Recognize an online scammer right away!
- They have encoded their phone number and/or email address:
If you come across a profile with an encoded phone number and/or email address, DO NOT reach out to them.
If someone sends you a message with an encoded phone number and/or email address, DO NOT reach out to them.
An encoded phone number might look something like this
Text 123...^*me...345...*at 6789...^ this number.
An encoded email address might look something like this
Kindly email anniesmith@ at g m a i l dot com
Scammers may also break up their phone numbers in multiple messages. For example, they will send one message with the first 6 numbers of their phone number, and a second message with the last 4 numbers of their phone number.
- They message you saying "I'm not currently on a premium plan" and ask you to forward your personal information to them or ask you to encode your phone number for them. DO NOT send your personal information.
- They don't require an interview:
If an employer wants to hire you without meeting you in person or in a video chat, be extremely cautious. Ask questions and find out why.
A common scammer technique is to say they are unable to speak over the phone or video because they are deaf, or unable to speak due to recent surgery. Don't fall for this!
- Never accept advance payments from anyone:
If someone is very keen on sending you money before meeting you, we can guarantee this is a scam!
A common scammer technique is to say they are a cheque to cover the cost of things like groceries, furniture, a deposit for your services, office supplies etc. Be very wary if this comes up in your conversations.
If it sounds too good to be true, it probably is! No legitimate employer will ask you for your banking information or give you money without meeting with you.
f you've received a cheque from someone without having met them first, don't deposit it! Bring it to your bank for review. They will be able to determine its validity and can advise you further on how to proceed.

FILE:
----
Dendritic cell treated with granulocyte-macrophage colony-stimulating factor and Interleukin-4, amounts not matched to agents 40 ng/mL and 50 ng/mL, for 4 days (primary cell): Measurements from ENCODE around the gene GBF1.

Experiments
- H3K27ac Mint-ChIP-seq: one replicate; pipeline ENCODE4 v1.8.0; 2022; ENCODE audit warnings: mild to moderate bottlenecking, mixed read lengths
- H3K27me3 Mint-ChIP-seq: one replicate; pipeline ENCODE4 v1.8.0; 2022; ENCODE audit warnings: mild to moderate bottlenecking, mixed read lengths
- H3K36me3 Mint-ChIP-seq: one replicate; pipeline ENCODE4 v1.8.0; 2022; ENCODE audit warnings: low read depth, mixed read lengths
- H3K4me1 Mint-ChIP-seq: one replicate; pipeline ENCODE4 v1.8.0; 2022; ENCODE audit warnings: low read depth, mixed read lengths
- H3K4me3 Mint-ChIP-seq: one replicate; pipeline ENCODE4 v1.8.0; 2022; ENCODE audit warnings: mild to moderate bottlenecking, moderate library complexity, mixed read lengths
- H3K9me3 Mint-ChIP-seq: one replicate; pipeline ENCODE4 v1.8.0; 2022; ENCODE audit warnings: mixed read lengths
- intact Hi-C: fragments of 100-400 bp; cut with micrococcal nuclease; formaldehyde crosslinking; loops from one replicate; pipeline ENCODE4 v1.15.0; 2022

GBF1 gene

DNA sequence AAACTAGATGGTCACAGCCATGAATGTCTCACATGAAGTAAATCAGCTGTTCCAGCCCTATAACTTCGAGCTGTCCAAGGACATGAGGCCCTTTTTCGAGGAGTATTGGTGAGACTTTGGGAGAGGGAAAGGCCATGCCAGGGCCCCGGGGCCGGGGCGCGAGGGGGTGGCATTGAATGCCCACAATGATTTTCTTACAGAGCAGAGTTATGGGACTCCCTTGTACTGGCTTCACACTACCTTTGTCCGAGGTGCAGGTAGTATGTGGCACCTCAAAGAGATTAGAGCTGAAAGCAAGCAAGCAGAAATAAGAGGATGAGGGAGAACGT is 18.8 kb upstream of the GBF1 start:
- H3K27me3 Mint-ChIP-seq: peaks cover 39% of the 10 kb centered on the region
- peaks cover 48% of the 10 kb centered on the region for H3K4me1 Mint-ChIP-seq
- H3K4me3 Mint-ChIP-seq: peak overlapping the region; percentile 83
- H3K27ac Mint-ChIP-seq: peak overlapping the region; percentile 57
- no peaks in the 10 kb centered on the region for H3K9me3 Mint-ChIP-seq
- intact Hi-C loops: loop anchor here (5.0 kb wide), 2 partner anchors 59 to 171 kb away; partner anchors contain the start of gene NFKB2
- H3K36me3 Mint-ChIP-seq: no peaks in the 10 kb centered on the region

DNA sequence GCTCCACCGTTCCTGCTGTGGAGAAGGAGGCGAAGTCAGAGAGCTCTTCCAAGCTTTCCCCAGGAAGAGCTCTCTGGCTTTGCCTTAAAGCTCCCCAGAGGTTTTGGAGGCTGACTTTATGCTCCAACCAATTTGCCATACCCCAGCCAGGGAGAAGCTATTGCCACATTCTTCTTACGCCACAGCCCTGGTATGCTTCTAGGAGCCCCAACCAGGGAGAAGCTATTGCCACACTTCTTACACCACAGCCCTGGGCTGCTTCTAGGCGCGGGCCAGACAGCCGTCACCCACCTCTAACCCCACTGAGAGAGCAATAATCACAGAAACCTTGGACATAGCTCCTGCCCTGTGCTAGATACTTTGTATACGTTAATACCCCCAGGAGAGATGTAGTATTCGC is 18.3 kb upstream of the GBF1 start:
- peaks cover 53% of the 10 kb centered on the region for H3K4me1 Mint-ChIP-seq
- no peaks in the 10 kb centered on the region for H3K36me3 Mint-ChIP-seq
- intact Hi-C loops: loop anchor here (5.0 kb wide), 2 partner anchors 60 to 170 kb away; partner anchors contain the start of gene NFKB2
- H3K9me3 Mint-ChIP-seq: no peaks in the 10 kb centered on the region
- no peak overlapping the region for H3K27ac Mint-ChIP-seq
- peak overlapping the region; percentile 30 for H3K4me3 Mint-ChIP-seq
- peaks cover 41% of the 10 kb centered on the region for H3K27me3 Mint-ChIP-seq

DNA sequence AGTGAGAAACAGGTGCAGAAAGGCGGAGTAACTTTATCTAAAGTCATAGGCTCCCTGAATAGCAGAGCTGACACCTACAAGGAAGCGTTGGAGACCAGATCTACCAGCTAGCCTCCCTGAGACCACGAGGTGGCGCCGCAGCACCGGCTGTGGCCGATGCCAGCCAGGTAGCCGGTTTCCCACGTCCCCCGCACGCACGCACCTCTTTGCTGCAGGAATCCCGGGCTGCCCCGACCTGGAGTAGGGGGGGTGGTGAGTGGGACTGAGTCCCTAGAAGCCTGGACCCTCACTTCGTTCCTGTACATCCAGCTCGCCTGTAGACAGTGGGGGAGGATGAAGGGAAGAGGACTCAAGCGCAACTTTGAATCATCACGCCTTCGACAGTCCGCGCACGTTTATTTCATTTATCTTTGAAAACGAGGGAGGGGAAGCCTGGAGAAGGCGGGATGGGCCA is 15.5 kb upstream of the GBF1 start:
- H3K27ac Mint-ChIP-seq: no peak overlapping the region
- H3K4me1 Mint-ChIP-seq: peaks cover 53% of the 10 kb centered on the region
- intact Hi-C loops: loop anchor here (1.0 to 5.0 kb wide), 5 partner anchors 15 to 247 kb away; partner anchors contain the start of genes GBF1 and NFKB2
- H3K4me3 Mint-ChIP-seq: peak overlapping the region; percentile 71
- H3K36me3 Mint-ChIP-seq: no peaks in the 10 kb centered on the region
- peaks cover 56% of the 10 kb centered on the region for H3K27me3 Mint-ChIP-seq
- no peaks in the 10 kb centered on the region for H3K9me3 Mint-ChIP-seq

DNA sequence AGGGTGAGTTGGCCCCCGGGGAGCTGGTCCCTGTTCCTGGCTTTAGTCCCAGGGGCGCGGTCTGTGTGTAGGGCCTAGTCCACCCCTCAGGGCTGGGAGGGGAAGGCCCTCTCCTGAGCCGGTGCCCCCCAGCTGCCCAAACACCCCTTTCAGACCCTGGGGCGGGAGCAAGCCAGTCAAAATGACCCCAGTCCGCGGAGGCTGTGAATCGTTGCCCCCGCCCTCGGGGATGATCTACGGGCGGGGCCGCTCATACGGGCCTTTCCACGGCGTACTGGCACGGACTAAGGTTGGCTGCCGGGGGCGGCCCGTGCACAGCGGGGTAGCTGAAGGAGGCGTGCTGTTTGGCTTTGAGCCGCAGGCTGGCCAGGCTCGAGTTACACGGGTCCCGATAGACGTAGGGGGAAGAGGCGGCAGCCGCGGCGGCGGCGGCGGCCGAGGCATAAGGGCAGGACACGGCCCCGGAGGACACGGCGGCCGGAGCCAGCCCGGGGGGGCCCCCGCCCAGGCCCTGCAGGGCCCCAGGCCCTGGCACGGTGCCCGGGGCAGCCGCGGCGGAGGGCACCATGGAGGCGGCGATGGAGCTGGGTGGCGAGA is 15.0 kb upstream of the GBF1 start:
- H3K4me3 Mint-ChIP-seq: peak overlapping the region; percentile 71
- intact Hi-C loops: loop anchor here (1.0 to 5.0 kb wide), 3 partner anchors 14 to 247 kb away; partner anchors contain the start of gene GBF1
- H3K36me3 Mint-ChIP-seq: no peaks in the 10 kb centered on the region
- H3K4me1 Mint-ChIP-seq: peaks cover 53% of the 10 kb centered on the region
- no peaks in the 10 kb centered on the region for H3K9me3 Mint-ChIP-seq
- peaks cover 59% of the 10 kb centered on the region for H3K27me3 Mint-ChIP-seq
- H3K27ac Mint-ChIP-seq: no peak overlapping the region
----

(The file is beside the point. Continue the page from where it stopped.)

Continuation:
We want to help you find a job, but we also want to alert you of some common internet scams to help you learn how to keep yourself safe. A scammer that uses a job posting site like ours is after one thing only – tricking you into giving them money.
This is what a common online scam looks like:
- An online scammer will email or send a text message to a jobseeker, stating they are from outside of the US or Canada and need service. They will send a few messages back and forth with you to obtain your information. Once you’ve agreed to work for them, the scammer tells you they will send you a cheque, mobile cheque, or money order for an advance payment. Usually, this will be for more than the agreed amount, telling you the extra is for equipment or something similar. They will then ask you to deposit the money into your account and send the rest of the money to another person.
What has happened is they’ve sent you a fake cheque, mobile cheque, or money order. By depositing it and sending the extra funds to someone, you’ve sent actual money to the other person, and you’re on the hook for the funds. After some time, the bank will see that the money you deposited doesn’t exist and will remove the amount from your bank account, but you’ve already sent some of it on, and maybe have spent some as well. So the bank turns to you for the missing money. This is called money laundering – turning fake money into real money.
Also, see, How do I protect myself on the site?
Contact us: If you suspect someone that has contacted is a scammer, please submit a request right away. We take reports on members very seriously, so we will make your report a priority. The online security of all of our members is very important to us.